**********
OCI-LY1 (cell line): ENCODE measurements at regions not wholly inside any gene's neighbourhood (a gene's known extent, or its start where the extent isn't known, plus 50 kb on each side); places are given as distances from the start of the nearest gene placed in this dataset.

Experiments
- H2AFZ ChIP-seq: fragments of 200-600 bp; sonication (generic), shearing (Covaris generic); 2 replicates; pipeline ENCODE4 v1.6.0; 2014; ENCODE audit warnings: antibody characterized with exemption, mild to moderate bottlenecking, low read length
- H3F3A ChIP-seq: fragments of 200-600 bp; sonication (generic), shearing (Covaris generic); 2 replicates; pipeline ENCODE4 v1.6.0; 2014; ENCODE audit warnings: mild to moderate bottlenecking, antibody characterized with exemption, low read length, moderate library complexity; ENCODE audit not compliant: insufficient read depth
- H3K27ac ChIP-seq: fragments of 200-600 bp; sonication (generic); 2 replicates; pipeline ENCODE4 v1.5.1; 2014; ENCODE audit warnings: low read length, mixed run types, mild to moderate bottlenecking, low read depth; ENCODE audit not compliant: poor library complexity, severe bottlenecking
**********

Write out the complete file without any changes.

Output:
OCI-LY1 (cell line): ENCODE measurements at regions not wholly inside any gene's neighbourhood (a gene's known extent, or its start where the extent isn't known, plus 50 kb on each side); places are given as distances from the start of the nearest gene placed in this dataset.

Experiments
- H2AFZ ChIP-seq: fragments of 200-600 bp; sonication (generic), shearing (Covaris generic); 2 replicates; pipeline ENCODE4 v1.6.0; 2014; ENCODE audit warnings: antibody characterized with exemption, mild to moderate bottlenecking, low read length
- H3F3A ChIP-seq: fragments of 200-600 bp; sonication (generic), shearing (Covaris generic); 2 replicates; pipeline ENCODE4 v1.6.0; 2014; ENCODE audit warnings: mild to moderate bottlenecking, antibody characterized with exemption, low read length, moderate library complexity; ENCODE audit not compliant: insufficient read depth
- H3K27ac ChIP-seq: fragments of 200-600 bp; sonication (generic); 2 replicates; pipeline ENCODE4 v1.5.1; 2014; ENCODE audit warnings: low read length, mixed run types, mild to moderate bottlenecking, low read depth; ENCODE audit not compliant: poor library complexity, severe bottlenecking